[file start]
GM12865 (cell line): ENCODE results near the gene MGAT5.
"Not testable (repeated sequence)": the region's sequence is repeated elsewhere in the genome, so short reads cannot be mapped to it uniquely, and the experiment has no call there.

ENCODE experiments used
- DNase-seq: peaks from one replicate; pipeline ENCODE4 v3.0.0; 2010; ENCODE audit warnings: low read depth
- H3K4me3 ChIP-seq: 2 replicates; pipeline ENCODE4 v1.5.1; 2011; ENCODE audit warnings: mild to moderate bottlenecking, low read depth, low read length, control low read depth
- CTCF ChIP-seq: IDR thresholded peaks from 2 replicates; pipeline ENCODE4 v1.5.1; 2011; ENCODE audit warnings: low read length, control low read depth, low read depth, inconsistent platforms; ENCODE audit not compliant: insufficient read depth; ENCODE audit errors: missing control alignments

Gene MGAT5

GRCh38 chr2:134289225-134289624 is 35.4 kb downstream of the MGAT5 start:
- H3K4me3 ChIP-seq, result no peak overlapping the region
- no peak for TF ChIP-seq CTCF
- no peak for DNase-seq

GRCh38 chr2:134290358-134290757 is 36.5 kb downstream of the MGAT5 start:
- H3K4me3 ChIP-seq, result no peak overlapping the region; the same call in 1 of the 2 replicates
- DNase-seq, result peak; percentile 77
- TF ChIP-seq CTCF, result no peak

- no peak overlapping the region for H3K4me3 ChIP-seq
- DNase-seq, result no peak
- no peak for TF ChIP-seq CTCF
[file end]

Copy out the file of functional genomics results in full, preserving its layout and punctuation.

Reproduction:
GM12865 (cell line): ENCODE results near the gene MGAT5.
"Not testable (repeated sequence)": the region's sequence is repeated elsewhere in the genome, so short reads cannot be mapped to it uniquely, and the experiment has no call there.

ENCODE experiments used
- DNase-seq: peaks from one replicate; pipeline ENCODE4 v3.0.0; 2010; ENCODE audit warnings: low read depth
- H3K4me3 ChIP-seq: 2 replicates; pipeline ENCODE4 v1.5.1; 2011; ENCODE audit warnings: mild to moderate bottlenecking, low read depth, low read length, control low read depth
- CTCF ChIP-seq: IDR thresholded peaks from 2 replicates; pipeline ENCODE4 v1.5.1; 2011; ENCODE audit warnings: low read length, control low read depth, low read depth, inconsistent platforms; ENCODE audit not compliant: insufficient read depth; ENCODE audit errors: missing control alignments

Gene MGAT5

GRCh38 chr2:134289225-134289624 is 35.4 kb downstream of the MGAT5 start:
- H3K4me3 ChIP-seq, result no peak overlapping the region
- no peak for TF ChIP-seq CTCF
- no peak for DNase-seq

GRCh38 chr2:134290358-134290757 is 36.5 kb downstream of the MGAT5 start:
- H3K4me3 ChIP-seq, result no peak overlapping the region; the same call in 1 of the 2 replicates
- DNase-seq, result peak; percentile 77
- TF ChIP-seq CTCF, result no peak

- no peak overlapping the region for H3K4me3 ChIP-seq
- DNase-seq, result no peak
- no peak for TF ChIP-seq CTCF